Spitzer observes gas emission from Comet ISON

Images with Spitzer’s Infrared Array Camera indicate carbon dioxide is slowly and steadily “fizzing” away from the comet, along with dust.

By Jet Propulsion Laboratory, Pasadena, California, NASA Headquarters, Washington, D.C. — Published: July 24, 2013

Comet ISON June 13, 2013
These images from NASA's Spitzer Space Telescope of Comet ISON (C/2012 S1) were taken June 13, when ISON was 310 million miles (500 million kilometers) from the Sun. // NASA/JPL-Caltech/JHUAPL/UCF
Astronomers using NASA’s Spitzer Space Telescope have observed what most likely are strong carbon dioxide emissions from Comet ISON (C/2012 S1) ahead of its anticipated pass through the inner solar system later this year.

Images captured June 13 with Spitzer’s Infrared Array Camera indicate carbon dioxide is slowly and steadily “fizzing” away from the so-called “soda-pop comet,” along with dust, in a tail about 186,400 miles (300,000 kilometers) long.

“We estimate ISON is emitting about 2.2 million pounds [1 million kilograms] of what is most likely carbon dioxide gas and about 120 million pounds [54 million kg] of dust every day,” said Carey Lisse from the Johns Hopkins University Applied Physics Laboratory in Laurel, Maryland. “Previous observations made by NASA’s Hubble Space Telescope and the Swift Gamma-Ray Burst Mission and Deep Impact spacecraft gave us only upper limits for any gas emission from ISON. Thanks to Spitzer, we now know for sure the comet’s distant activity has been powered by gas.”

Comet ISON was about 312 million miles (502 million km) from the Sun, 3.35 times farther than Earth, when the observations were made.

“These fabulous observations of ISON are unique and set the stage for more observations and discoveries to follow as part of a comprehensive NASA campaign to observe the comet,” said James L. Green, NASA’s director of planetary science in Washington, D.C. “ISON is very exciting. We believe that data collected from this comet can help explain how and when the solar system first formed.”

Comet ISON is less than 3 miles (5km) in diameter, about the size of a small mountain, and weighs between 7 billion and 7 trillion pounds (3 billion and 3 trillion kg). Because the comet is still very far away, its true size and density have not been determined accurately. Like all comets, ISON is a dirty snowball made up of dust and frozen gases such as water, ammonia, methane, and carbon dioxide. These are some of the fundamental building blocks, which scientists believe led to the formation of the planets 4.5 billion years ago.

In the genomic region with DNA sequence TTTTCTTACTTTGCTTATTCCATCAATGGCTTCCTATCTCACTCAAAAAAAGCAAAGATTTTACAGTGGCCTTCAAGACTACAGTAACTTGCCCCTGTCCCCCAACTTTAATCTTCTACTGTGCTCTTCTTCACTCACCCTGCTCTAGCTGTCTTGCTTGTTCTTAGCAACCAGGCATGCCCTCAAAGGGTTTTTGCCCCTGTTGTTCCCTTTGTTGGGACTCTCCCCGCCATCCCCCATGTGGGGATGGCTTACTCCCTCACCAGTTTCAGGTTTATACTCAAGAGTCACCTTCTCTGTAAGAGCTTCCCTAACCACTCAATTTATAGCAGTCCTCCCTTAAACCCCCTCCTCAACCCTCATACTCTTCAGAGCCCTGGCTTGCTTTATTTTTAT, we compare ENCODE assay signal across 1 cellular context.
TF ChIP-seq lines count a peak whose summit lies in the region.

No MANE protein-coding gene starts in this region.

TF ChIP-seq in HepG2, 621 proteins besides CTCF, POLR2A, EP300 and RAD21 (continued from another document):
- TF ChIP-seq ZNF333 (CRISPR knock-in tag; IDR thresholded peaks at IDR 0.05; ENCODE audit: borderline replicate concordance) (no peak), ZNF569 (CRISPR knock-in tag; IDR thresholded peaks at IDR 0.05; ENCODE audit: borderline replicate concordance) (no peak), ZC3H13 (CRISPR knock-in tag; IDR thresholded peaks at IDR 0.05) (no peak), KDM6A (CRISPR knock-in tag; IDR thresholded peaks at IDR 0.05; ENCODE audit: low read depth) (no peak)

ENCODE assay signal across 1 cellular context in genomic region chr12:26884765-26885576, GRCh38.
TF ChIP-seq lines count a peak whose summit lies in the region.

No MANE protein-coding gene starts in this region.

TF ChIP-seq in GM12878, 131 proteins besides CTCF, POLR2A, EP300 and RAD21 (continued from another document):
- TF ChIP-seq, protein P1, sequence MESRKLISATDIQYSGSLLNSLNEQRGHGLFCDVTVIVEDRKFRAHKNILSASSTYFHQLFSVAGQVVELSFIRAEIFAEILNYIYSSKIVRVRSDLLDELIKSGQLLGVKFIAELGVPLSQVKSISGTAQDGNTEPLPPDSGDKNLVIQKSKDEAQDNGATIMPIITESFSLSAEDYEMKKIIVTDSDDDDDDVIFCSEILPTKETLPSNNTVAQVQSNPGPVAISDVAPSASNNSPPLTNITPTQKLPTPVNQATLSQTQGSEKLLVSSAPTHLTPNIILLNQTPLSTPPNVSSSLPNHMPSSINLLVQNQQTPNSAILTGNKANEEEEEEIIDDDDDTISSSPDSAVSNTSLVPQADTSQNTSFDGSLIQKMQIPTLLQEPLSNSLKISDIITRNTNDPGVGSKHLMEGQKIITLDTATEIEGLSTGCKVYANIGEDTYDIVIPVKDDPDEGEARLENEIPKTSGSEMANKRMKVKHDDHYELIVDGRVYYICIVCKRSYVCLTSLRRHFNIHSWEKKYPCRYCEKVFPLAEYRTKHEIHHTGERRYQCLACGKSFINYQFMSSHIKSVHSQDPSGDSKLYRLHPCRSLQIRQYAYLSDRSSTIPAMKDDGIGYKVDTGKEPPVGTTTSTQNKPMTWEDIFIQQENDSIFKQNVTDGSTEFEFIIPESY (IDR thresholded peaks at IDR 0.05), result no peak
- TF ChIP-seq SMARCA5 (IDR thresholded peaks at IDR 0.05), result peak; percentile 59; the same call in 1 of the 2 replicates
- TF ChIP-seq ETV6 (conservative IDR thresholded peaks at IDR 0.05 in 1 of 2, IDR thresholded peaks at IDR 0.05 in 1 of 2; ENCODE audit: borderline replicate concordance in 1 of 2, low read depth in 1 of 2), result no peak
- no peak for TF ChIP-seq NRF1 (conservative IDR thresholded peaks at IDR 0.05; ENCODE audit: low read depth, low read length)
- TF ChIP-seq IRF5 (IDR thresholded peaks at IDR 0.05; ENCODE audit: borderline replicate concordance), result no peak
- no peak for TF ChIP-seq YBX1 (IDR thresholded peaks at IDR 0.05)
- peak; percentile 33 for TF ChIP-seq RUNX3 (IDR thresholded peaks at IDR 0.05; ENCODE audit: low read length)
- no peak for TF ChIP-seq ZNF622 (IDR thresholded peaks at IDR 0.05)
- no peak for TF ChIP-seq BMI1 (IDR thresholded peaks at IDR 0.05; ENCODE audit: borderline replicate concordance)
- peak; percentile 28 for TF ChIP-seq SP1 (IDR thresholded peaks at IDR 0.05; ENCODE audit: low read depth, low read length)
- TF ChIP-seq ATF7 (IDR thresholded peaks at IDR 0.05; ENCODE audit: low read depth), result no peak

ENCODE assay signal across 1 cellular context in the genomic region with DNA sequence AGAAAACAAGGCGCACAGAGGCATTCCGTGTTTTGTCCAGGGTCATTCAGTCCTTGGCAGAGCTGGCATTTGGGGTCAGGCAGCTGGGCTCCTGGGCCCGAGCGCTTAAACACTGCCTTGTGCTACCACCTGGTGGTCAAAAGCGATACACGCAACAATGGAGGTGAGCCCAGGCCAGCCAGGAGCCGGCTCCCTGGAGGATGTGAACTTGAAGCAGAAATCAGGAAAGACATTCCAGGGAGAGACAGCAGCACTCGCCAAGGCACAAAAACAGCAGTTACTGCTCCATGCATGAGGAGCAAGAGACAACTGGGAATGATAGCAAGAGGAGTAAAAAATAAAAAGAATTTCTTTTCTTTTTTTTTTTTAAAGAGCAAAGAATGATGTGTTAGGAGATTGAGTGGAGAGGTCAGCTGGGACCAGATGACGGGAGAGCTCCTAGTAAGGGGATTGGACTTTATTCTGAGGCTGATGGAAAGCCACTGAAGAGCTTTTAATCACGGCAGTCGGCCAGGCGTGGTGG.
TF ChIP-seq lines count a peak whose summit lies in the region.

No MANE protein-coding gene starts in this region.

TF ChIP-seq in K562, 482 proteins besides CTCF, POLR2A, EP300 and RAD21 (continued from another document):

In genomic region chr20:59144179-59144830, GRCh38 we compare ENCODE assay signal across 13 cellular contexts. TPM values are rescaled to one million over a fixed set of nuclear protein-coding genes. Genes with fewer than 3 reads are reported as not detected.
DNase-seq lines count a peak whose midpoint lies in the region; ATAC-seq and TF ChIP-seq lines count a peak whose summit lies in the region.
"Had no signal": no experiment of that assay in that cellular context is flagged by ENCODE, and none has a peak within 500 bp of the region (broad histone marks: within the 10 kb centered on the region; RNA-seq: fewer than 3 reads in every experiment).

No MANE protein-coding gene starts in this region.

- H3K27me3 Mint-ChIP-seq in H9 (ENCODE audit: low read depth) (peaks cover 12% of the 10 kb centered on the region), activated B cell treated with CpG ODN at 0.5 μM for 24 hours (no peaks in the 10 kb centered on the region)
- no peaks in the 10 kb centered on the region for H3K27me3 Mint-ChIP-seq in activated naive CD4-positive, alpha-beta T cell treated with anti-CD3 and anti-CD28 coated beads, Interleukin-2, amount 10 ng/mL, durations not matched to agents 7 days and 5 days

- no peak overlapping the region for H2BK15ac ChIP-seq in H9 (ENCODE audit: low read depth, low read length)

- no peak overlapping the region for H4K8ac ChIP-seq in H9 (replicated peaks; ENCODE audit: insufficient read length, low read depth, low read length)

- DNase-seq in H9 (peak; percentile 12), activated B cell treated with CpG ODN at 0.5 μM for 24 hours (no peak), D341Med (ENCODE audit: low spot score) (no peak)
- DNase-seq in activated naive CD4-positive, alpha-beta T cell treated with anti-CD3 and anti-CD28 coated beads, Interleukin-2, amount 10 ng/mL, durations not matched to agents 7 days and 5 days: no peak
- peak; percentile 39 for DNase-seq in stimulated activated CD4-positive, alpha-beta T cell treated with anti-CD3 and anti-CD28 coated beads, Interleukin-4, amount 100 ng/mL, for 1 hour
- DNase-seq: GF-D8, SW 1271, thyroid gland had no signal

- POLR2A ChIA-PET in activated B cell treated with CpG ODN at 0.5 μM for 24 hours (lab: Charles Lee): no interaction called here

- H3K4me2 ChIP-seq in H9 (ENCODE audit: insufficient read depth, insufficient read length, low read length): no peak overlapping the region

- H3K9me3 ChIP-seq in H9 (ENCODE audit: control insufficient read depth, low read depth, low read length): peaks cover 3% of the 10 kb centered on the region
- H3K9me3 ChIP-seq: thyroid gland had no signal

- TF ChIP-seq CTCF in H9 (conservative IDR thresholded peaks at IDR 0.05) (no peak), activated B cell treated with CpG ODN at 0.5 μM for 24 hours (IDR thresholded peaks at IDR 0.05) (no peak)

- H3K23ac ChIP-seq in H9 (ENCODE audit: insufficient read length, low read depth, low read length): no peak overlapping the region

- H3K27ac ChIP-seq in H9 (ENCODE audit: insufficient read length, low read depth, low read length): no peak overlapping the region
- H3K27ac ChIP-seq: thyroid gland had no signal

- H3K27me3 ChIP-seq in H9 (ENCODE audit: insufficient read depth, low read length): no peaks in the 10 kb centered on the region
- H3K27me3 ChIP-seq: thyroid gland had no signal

Comet ISON is believed to be inbound on its first passage from the distant Oort Cloud, a roughly spherical collection of comets and comet-like structures that exists in a space between one-tenth light-year and 1 light-year from the Sun. The comet will pass within 724,000 miles (1.1 million km) of the Sun on November 28.

It is warming up gradually as it gets closer to the Sun. In the process, different gases are heating up to the point of evaporation, revealing themselves to instruments in space and on the ground. Carbon dioxide is thought to be the gas that powers emission for most comets between the orbits of Saturn and the asteroids.

Vitali Nevski and Artyom Novichonok discovered the comet September 21, 2012, roughly between Jupiter and Saturn at the International Scientific Optical Network (ISON) near Kislovodsk, Russia. This counts as an early detection of a comet, and the strong carbon dioxide emissions may have made the detection possible.

“This observation gives us a good picture of part of the composition of ISON, and, by extension, of the protoplanetary disk from which the planets were formed,” said Lisse. “Much of the carbon in the comet appears to be locked up in carbon dioxide ice. We will know even more in late July and August when the comet begins to warm up near the water-ice line outside the orbit of Mars, and we can detect the most abundant frozen gas, which is water, as it boils away from the comet.”

This article originally appeared on Astronomy.com and is reprinted here with permission from Kalmbach Publishing.